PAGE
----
Yeah, I have basic culling implemented. Objects that are larger than, say, 3x their normal scale are not rendered. Likewise with those 1/100th their normal scale.

> (For windows/mac only btw)

What do you mean? It's a website.

You can try it on a phone but its not designed for it. Theres a separate app version of it for mobile.

I guess you should have said it's for desktop, then, since I felt like you're implying Linux browsers won't work (which they do).

Not exactly on topic, but cycling the links is extremely annoying.

Two.js was fastest on my flagship Android phone with 5k elements. PixiJS was expected to perform best?

But on my flagship iOS device PixiJS got top spot, two.js close behind.

Interesting. On my iOS device and on MBP PixiJS is the fastest. Any idea why PixiJS can be slower on Android devices?

On my laptop PixJS was easily winner when it went to 5000 at 1000 Pix and Two were equal at 144fps, but two really sucked at all levels

Same on my Pixel 3a when rendering 2,000. two.js is faster. At 1,000 they're neck and neck.

How do these compare to https://p5js.org/ in terms of performance? I've only used p5.js.

To quote my dear teacher on this "Anything will be faster than p5."

Shameless plug here, but I made a quick-and-dirty perf test that does something similar in our HTML5 game engine Construct 3, and it appears to run way faster even with 20000 boxes: https://www.scirra.com/labs/boxperf/index.html

This kind of test is easy work for a well-batched renderer. You can accumulate everything in to a single big typed array, copy to a single vertex buffer, and do one call to drawElements() in WebGL, and bingo, tens of thousands of sprites drawn in one go.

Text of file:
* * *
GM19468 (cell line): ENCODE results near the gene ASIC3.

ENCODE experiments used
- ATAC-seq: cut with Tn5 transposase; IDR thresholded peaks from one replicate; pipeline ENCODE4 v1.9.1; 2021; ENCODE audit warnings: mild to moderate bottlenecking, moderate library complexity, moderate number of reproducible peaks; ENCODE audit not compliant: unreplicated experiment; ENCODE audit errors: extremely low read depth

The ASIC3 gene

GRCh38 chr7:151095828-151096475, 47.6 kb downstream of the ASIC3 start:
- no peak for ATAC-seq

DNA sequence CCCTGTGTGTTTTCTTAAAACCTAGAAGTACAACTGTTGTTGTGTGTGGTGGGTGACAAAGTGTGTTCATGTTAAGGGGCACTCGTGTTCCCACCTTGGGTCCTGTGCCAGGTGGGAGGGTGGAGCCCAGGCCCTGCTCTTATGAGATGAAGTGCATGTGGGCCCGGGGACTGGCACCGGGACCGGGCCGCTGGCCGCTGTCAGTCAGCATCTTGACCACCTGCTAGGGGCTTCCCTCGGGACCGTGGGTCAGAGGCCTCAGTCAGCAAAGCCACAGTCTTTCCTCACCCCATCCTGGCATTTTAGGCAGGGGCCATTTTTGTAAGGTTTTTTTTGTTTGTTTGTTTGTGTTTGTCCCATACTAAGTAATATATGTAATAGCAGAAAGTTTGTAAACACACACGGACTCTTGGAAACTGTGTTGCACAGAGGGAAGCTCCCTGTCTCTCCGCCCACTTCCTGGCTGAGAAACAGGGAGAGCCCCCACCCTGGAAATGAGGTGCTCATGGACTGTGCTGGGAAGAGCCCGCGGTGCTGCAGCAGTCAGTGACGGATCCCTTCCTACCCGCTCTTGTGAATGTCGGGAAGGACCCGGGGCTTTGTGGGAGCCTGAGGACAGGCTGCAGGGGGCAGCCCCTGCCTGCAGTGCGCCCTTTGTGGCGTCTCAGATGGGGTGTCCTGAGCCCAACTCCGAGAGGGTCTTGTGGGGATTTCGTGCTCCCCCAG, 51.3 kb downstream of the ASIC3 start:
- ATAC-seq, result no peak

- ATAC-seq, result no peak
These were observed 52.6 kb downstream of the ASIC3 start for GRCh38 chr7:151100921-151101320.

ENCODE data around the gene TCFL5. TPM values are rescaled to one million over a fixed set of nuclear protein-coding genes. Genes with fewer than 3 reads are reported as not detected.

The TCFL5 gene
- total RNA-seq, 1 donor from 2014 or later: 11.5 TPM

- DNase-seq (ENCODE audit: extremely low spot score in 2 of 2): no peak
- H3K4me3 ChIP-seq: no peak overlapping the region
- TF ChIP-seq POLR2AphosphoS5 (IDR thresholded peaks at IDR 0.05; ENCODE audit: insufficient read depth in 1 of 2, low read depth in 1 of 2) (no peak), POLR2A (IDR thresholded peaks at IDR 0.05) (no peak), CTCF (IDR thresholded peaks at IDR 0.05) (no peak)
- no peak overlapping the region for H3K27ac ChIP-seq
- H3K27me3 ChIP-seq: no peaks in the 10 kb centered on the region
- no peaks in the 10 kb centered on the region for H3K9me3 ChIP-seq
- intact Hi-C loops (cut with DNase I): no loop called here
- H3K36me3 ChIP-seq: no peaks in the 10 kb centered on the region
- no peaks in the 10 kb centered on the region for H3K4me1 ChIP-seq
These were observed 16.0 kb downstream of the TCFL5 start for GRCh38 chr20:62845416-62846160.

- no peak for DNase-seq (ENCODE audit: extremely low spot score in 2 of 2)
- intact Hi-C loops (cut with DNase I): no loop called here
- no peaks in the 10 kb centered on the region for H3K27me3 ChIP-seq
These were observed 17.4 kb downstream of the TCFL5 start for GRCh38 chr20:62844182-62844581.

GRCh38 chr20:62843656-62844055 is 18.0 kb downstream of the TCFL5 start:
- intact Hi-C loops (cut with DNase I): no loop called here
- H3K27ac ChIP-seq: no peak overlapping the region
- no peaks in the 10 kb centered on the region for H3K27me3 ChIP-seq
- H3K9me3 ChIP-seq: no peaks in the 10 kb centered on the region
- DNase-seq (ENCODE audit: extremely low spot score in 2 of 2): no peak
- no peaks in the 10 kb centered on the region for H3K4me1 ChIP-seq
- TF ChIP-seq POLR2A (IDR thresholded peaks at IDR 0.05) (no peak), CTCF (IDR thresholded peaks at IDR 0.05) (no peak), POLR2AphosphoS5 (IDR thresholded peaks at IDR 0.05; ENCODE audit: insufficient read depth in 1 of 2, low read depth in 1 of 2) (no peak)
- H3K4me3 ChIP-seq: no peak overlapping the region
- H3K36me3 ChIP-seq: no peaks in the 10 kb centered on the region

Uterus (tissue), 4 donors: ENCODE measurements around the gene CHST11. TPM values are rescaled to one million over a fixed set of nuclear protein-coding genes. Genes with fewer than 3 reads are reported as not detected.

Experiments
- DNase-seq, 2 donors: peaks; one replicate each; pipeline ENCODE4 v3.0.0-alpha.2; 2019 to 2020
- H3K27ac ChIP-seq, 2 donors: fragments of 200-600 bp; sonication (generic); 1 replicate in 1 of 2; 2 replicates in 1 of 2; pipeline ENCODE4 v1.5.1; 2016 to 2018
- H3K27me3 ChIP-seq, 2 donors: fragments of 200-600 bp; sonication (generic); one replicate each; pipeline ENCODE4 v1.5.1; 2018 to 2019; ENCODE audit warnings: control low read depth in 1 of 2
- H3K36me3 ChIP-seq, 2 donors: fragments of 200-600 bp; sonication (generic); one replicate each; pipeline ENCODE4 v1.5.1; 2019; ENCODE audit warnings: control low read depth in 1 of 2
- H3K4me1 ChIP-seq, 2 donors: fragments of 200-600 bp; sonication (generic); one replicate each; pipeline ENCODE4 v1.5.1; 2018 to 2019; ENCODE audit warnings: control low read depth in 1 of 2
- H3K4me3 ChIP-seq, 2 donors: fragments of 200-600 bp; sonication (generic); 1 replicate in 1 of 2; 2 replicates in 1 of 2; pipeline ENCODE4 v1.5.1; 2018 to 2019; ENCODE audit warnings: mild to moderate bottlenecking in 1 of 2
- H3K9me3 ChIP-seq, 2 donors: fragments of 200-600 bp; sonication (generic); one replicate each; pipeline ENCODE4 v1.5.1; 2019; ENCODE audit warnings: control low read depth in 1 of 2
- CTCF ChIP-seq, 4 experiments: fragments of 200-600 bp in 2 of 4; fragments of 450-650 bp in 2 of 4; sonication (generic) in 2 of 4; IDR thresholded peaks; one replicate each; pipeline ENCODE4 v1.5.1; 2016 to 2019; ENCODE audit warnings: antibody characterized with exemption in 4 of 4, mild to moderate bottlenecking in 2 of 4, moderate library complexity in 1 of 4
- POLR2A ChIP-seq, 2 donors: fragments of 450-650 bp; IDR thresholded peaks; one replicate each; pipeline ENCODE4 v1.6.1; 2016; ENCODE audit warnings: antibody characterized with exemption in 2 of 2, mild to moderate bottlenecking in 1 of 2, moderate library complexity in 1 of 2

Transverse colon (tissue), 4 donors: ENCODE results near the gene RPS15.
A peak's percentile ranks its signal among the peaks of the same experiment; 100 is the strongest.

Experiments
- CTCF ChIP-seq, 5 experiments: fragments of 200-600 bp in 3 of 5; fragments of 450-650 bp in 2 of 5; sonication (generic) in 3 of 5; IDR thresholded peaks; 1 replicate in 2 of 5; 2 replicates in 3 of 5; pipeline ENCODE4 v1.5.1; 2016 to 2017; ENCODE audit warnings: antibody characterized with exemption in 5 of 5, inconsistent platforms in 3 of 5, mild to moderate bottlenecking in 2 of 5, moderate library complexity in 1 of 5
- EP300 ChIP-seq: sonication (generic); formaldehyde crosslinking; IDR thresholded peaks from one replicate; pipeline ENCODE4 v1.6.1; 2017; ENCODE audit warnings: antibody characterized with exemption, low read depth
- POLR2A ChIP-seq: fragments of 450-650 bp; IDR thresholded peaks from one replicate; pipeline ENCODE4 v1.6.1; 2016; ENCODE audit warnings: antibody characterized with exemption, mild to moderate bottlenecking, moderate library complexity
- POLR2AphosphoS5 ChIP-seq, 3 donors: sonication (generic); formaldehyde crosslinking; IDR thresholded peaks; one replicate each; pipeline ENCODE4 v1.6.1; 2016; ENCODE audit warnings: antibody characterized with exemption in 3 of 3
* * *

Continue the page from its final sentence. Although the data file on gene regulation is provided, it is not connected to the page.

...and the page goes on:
I've got other similar performance tests that can do hundreds of thousands of sprites @ 30 FPS (on a high-end machine), which I believe are bottlenecked mainly on memory bandwidth, because I only managed to make it go faster by reducing the size of the JS objects involved.

Modern JS is ultra fast - if you have the right performant coding style.

FWIW the code in the post doesn't use sprites. I think it is done intentionally because not all of the engines support sprites. As someone mentioned in this thread if PixiJS would use sprites, it could be 10x faster.

Makes sense because PixiJS uses WebGL2 by default, falling back to WebGL1 and then 2D canvas.

Yes, I agree. I also found out that Two.js redraws 5k elements even a little bit faster but it takes a couple of seconds to render them for the first time.

Seems performance is much better with sprites:


I get 10,000 bunnies at 60fps but only 2,000 rectangles.

My iPhone XR has better performance than both my 15" and 13" Macbook Pro laptops. Quick, someone put a A13 Bionic in a real machine.

I had to code up this test for my canvas library.

Results are ... well, Scrawl-canvas isn't Pixi.js fast!

But the results aren't too bad - I can live with that sort of speed. Especially as the library is entirely 2D with no WebGL magic added to the mix.


Could you add a switch to change renderer, where possible (e.g. on PixiJS)? I would be interesting to compare all engines on same renderer.

Actually I made a switch at first as I started with Two.js and there are 3 types (svg, canvas and webgl). But then there was Paper.js which only had simple canvas so I removed the switch at all and used the fastest renderers for every engine (webgl or canvas).

From this I conclude I should try using Two.js for my game. I have been limited to drawing 4k neutrons for performance but Two.js might be a better solution.